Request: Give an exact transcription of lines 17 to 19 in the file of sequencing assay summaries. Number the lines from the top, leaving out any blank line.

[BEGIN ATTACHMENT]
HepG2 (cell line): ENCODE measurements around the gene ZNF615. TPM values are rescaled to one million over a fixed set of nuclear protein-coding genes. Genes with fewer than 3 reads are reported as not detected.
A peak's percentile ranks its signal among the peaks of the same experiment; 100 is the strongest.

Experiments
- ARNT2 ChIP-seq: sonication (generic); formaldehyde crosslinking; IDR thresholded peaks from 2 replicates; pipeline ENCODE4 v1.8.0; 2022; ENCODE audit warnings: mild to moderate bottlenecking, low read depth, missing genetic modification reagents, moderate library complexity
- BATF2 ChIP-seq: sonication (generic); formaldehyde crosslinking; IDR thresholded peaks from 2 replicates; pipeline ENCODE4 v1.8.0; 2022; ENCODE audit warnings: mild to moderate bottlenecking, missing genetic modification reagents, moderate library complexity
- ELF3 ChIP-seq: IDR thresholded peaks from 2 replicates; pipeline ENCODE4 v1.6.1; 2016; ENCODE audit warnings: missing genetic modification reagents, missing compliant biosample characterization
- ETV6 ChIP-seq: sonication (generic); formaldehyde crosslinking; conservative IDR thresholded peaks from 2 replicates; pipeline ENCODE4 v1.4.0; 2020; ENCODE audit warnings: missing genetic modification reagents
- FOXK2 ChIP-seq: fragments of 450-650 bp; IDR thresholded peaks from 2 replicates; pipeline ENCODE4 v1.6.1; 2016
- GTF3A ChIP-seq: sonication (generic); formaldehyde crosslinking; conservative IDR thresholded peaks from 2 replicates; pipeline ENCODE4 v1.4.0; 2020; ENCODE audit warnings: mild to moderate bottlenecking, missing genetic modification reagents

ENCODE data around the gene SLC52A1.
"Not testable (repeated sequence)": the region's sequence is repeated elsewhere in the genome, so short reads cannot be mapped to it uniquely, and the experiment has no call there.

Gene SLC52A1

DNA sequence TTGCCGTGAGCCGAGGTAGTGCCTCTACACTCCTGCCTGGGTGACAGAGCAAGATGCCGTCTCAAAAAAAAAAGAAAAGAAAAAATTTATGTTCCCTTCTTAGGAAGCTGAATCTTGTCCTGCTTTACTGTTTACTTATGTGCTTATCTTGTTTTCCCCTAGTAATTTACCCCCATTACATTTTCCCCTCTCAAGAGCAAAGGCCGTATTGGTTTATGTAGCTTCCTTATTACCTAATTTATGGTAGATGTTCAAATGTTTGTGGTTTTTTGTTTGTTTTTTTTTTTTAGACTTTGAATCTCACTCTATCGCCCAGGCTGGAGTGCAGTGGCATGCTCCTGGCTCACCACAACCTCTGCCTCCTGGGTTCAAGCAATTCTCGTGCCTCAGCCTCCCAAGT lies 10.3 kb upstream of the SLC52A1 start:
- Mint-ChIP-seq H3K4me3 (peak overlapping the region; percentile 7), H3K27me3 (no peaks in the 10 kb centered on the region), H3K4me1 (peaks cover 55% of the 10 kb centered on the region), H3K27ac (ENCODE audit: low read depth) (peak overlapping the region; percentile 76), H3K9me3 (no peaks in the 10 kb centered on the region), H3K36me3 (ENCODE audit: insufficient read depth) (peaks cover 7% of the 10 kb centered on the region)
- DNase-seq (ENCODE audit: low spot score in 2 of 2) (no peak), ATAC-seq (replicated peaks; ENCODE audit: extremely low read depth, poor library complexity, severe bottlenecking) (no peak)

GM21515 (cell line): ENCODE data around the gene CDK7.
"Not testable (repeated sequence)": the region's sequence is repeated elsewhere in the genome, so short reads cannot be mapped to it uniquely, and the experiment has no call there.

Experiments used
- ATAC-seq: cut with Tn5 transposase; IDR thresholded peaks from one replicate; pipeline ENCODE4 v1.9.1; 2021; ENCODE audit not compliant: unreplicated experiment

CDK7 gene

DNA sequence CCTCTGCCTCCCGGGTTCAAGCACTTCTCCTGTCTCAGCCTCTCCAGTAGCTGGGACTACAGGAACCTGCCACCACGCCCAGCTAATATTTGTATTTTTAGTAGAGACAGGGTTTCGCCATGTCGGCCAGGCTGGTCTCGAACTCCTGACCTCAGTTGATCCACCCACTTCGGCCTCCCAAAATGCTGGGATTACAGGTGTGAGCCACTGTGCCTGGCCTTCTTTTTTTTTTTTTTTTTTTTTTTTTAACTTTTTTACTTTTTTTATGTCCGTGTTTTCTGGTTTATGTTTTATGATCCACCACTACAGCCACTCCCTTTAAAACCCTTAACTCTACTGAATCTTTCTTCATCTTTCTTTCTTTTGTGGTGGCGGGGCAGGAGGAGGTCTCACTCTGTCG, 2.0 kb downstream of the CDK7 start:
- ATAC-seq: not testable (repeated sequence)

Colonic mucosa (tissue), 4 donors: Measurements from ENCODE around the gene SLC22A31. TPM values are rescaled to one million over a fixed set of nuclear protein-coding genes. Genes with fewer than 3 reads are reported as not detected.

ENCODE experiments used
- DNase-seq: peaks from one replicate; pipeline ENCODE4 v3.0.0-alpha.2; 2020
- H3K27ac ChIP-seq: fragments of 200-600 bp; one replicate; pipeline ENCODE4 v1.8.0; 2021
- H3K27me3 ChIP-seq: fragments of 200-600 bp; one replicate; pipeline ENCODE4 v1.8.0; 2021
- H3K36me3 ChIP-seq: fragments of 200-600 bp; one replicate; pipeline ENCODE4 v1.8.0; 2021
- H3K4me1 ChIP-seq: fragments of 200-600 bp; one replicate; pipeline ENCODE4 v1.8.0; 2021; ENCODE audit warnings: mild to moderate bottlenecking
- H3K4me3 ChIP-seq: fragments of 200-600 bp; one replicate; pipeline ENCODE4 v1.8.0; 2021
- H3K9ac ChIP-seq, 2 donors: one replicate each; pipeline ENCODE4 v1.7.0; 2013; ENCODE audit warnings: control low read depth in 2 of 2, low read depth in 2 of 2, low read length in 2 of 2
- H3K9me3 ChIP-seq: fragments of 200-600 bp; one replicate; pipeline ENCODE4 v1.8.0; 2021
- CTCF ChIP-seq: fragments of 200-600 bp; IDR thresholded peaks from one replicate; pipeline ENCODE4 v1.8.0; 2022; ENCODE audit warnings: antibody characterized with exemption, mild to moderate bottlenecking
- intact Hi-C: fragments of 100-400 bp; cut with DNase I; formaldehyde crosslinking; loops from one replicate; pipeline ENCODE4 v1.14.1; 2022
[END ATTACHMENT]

"Not testable (repeated sequence)": the region's sequence is repeated elsewhere in the genome, so short reads cannot be mapped to it uniquely, and the experiment has no call there.

Experiments used
- ATAC-seq: cut with Tn5 transposase; IDR thresholded peaks from one replicate; pipeline ENCODE4 v1.9.1; 2021; ENCODE audit not compliant: unreplicated experiment